Leave a comment:


  • modem7
    replied
    Originally posted by Chuck(G) View Post
    I think the task is more than anyone expects.
    I agree. With a scope of all chips (and all traces), I see a vast amount of 'diagnostic tree' logic, even for something simple like the IBM PC motherboard.

    Originally posted by MicroCoreLabs View Post
    Basically, if you can debug the issue with an oscilloscope, then this system should also be able to detect it.
    See the diagram at [here], in particular, the faulty OR gate at top left. The gate's output is alternating. With my multi-channel oscilloscope (or logic analyser), I can simultaneously monitor the gate's three pins and from that, deduce that the gate is faulty. A single probe will not be enough to inform me that the subject gate is faulty.

    Leave a comment:


  • modem7
    replied
    Originally posted by MicroCoreLabs View Post
    It could be extended to support any type of processor or motherboard, but for now I am investigating whether there is enough interest to invest time in the project...
    Enough interest to purchase a ready-to-use product (i.e. you do all development work), or enough interest from people who will be willing to customise the software for particular boards ?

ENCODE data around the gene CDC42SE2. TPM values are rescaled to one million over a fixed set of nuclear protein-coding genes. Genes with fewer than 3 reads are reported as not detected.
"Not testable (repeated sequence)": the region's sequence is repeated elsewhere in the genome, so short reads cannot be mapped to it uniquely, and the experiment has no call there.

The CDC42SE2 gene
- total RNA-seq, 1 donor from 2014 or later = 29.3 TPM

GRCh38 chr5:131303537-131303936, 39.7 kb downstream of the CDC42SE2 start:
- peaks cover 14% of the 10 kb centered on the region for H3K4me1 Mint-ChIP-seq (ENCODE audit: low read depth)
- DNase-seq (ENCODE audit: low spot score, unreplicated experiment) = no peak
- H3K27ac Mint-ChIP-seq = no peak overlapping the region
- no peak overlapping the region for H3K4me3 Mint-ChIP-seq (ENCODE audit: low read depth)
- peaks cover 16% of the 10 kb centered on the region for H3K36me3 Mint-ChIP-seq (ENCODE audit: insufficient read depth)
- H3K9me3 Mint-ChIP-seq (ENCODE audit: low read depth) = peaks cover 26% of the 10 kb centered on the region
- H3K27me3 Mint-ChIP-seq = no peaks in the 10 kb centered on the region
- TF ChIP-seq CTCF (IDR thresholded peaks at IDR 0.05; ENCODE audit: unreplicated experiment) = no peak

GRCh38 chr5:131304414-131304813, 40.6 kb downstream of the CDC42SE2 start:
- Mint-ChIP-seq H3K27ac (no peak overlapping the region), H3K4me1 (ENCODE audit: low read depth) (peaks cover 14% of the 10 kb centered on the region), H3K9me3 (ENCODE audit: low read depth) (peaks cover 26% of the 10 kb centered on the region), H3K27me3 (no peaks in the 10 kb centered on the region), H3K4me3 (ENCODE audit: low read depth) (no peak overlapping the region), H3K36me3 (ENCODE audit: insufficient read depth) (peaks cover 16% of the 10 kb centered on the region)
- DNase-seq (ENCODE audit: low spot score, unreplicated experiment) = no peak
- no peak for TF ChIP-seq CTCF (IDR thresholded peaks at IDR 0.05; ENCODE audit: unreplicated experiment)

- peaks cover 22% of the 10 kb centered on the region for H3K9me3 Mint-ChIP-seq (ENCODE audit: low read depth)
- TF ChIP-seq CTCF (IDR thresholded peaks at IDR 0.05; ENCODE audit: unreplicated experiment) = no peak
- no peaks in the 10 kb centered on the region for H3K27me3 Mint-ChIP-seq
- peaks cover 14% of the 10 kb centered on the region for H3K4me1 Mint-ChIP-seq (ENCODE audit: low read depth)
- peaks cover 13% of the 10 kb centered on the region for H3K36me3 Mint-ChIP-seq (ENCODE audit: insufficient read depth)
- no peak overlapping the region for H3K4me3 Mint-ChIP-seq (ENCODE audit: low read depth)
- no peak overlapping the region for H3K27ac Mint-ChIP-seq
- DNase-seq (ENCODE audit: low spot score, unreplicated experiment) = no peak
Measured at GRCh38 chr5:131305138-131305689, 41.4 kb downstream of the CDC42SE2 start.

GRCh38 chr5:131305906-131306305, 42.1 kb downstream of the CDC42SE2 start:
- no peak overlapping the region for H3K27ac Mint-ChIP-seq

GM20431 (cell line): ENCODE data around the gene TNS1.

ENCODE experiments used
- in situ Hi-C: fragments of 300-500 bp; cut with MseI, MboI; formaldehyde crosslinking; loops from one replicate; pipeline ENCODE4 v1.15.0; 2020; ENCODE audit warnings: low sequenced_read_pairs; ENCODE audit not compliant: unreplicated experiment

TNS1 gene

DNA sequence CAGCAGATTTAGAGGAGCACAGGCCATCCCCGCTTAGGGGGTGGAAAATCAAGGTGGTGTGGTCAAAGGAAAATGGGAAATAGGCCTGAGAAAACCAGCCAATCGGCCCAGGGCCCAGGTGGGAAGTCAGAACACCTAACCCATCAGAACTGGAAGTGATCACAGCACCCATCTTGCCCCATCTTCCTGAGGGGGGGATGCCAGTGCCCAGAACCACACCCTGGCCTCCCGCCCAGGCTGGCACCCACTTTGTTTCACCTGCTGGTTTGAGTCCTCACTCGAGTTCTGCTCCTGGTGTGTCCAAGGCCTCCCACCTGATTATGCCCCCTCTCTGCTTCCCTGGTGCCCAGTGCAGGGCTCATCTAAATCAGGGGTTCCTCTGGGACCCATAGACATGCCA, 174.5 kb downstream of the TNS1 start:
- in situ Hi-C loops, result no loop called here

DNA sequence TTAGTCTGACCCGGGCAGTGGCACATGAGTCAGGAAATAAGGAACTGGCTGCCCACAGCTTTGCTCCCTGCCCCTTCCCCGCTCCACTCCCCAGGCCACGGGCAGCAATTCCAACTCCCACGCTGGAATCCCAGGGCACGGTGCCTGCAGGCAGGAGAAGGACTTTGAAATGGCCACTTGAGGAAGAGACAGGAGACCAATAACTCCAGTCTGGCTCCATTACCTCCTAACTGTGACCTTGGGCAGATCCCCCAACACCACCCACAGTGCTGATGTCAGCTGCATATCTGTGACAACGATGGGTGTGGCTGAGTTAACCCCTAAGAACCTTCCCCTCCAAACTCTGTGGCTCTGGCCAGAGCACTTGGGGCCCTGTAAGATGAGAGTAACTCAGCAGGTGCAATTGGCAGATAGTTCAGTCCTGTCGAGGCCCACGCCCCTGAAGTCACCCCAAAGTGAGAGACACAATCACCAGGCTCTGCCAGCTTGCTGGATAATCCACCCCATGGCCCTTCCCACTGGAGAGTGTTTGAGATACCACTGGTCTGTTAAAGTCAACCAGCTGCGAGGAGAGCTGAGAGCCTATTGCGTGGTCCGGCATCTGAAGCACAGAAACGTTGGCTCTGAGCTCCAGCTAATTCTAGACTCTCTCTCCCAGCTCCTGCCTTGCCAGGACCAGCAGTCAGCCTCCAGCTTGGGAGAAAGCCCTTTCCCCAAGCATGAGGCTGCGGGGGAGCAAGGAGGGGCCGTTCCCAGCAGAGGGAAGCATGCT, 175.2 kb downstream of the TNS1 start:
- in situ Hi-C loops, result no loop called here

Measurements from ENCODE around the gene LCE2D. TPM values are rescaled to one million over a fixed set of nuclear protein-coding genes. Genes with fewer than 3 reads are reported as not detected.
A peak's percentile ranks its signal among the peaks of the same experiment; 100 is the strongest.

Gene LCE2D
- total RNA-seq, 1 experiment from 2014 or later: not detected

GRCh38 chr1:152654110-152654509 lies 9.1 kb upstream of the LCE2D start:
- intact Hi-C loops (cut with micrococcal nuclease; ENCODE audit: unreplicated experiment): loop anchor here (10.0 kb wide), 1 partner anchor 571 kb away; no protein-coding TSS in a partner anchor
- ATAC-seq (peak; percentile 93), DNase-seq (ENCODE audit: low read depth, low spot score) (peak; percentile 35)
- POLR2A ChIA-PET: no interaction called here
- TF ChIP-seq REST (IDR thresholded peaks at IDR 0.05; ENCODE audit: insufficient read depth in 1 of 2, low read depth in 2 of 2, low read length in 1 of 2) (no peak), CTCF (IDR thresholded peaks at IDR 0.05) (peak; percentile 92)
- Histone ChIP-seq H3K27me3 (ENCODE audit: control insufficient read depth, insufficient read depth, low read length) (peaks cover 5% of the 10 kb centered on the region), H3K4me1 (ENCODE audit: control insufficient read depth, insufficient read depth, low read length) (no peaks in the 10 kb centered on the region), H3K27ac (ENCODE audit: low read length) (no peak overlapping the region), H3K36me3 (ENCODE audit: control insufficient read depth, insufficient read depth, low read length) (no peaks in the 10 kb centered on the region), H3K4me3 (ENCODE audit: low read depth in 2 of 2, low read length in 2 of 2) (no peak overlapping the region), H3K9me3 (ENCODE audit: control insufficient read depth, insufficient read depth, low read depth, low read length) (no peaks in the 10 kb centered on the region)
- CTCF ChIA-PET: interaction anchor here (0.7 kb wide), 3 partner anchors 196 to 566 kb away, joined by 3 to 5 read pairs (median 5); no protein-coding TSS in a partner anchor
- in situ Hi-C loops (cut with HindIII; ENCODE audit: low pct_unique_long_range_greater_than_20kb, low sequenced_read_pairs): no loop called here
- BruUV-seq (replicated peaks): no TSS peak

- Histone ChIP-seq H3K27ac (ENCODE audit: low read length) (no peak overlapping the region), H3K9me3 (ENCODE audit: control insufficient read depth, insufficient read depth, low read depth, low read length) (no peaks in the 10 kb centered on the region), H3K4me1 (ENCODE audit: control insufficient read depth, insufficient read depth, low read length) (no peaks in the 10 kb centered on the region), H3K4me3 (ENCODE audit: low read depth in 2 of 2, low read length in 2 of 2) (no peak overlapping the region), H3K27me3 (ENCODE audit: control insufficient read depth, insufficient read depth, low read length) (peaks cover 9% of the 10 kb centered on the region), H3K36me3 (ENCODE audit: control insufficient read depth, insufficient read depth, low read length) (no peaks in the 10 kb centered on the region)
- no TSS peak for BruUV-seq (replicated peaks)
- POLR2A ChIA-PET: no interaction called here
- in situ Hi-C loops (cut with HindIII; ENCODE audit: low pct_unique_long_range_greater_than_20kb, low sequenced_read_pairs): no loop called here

Leave a comment:


  • the3dfxdude
    replied
    Originally posted by MicroCoreLabs View Post
    It could be extended to support any type of processor or motherboard, but for now I am investigating whether there is enough interest to invest time in the project...

    I have been watching a number of YouTube debug videos recently where the host has access to a debug ROM, an oscilloscope, and the schematics but still ends up desoldering/replacing multiple chips until they stumble on the broken one.
    It sounds like you watched this video: https://www.youtube.com/watch?v=SQHt5Ccvn3M

    These hosts have debugging skills and equipment greater than the average vintage hardware enthusiast yet they still struggle finding the faulty IC's. The enthusiast is even less likely to achieve success...
    I think knowledge and experience on understanding circuits and using instruments probably has more to it. Not sure if an all in one debugger can allow an enthusist's entry. If so, I better look for a new job. However, I welcome more tools for myself! If they can complement standard equipment well.

    Leave a comment: